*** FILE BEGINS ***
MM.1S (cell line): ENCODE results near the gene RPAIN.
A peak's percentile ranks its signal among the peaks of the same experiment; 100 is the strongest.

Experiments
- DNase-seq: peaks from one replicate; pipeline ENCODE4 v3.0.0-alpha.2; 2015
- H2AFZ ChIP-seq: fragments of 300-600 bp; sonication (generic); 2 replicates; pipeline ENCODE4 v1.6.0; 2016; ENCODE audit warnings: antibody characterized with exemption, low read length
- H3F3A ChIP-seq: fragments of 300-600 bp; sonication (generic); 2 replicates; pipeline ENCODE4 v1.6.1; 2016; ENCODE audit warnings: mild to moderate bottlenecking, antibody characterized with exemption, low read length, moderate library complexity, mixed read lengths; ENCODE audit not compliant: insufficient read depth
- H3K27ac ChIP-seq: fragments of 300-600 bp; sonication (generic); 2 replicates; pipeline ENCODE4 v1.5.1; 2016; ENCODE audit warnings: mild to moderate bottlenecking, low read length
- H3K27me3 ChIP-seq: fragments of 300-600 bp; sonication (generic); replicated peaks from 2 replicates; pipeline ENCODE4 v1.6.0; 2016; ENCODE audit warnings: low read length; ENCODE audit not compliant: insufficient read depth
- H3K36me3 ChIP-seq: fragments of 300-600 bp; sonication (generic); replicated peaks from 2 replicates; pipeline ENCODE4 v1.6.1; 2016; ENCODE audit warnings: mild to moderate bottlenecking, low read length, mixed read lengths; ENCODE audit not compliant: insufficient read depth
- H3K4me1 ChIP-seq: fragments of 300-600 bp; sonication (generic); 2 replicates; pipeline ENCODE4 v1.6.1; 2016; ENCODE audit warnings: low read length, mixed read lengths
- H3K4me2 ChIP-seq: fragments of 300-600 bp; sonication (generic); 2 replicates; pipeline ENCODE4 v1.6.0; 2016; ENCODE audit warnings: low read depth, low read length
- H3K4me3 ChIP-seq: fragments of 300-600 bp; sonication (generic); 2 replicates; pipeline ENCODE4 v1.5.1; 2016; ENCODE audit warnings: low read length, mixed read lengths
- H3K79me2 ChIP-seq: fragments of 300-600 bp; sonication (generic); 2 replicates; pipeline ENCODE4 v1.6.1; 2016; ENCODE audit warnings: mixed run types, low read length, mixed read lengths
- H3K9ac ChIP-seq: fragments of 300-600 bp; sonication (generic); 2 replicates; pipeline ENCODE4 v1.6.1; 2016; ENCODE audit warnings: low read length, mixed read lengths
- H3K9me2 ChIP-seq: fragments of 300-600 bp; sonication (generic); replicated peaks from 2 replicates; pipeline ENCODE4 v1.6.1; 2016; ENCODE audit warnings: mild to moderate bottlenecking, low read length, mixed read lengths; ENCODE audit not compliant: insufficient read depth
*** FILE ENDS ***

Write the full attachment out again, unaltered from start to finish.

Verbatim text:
MM.1S (cell line): ENCODE results near the gene RPAIN.
A peak's percentile ranks its signal among the peaks of the same experiment; 100 is the strongest.

Experiments
- DNase-seq: peaks from one replicate; pipeline ENCODE4 v3.0.0-alpha.2; 2015
- H2AFZ ChIP-seq: fragments of 300-600 bp; sonication (generic); 2 replicates; pipeline ENCODE4 v1.6.0; 2016; ENCODE audit warnings: antibody characterized with exemption, low read length
- H3F3A ChIP-seq: fragments of 300-600 bp; sonication (generic); 2 replicates; pipeline ENCODE4 v1.6.1; 2016; ENCODE audit warnings: mild to moderate bottlenecking, antibody characterized with exemption, low read length, moderate library complexity, mixed read lengths; ENCODE audit not compliant: insufficient read depth
- H3K27ac ChIP-seq: fragments of 300-600 bp; sonication (generic); 2 replicates; pipeline ENCODE4 v1.5.1; 2016; ENCODE audit warnings: mild to moderate bottlenecking, low read length
- H3K27me3 ChIP-seq: fragments of 300-600 bp; sonication (generic); replicated peaks from 2 replicates; pipeline ENCODE4 v1.6.0; 2016; ENCODE audit warnings: low read length; ENCODE audit not compliant: insufficient read depth
- H3K36me3 ChIP-seq: fragments of 300-600 bp; sonication (generic); replicated peaks from 2 replicates; pipeline ENCODE4 v1.6.1; 2016; ENCODE audit warnings: mild to moderate bottlenecking, low read length, mixed read lengths; ENCODE audit not compliant: insufficient read depth
- H3K4me1 ChIP-seq: fragments of 300-600 bp; sonication (generic); 2 replicates; pipeline ENCODE4 v1.6.1; 2016; ENCODE audit warnings: low read length, mixed read lengths
- H3K4me2 ChIP-seq: fragments of 300-600 bp; sonication (generic); 2 replicates; pipeline ENCODE4 v1.6.0; 2016; ENCODE audit warnings: low read depth, low read length
- H3K4me3 ChIP-seq: fragments of 300-600 bp; sonication (generic); 2 replicates; pipeline ENCODE4 v1.5.1; 2016; ENCODE audit warnings: low read length, mixed read lengths
- H3K79me2 ChIP-seq: fragments of 300-600 bp; sonication (generic); 2 replicates; pipeline ENCODE4 v1.6.1; 2016; ENCODE audit warnings: mixed run types, low read length, mixed read lengths
- H3K9ac ChIP-seq: fragments of 300-600 bp; sonication (generic); 2 replicates; pipeline ENCODE4 v1.6.1; 2016; ENCODE audit warnings: low read length, mixed read lengths
- H3K9me2 ChIP-seq: fragments of 300-600 bp; sonication (generic); replicated peaks from 2 replicates; pipeline ENCODE4 v1.6.1; 2016; ENCODE audit warnings: mild to moderate bottlenecking, low read length, mixed read lengths; ENCODE audit not compliant: insufficient read depth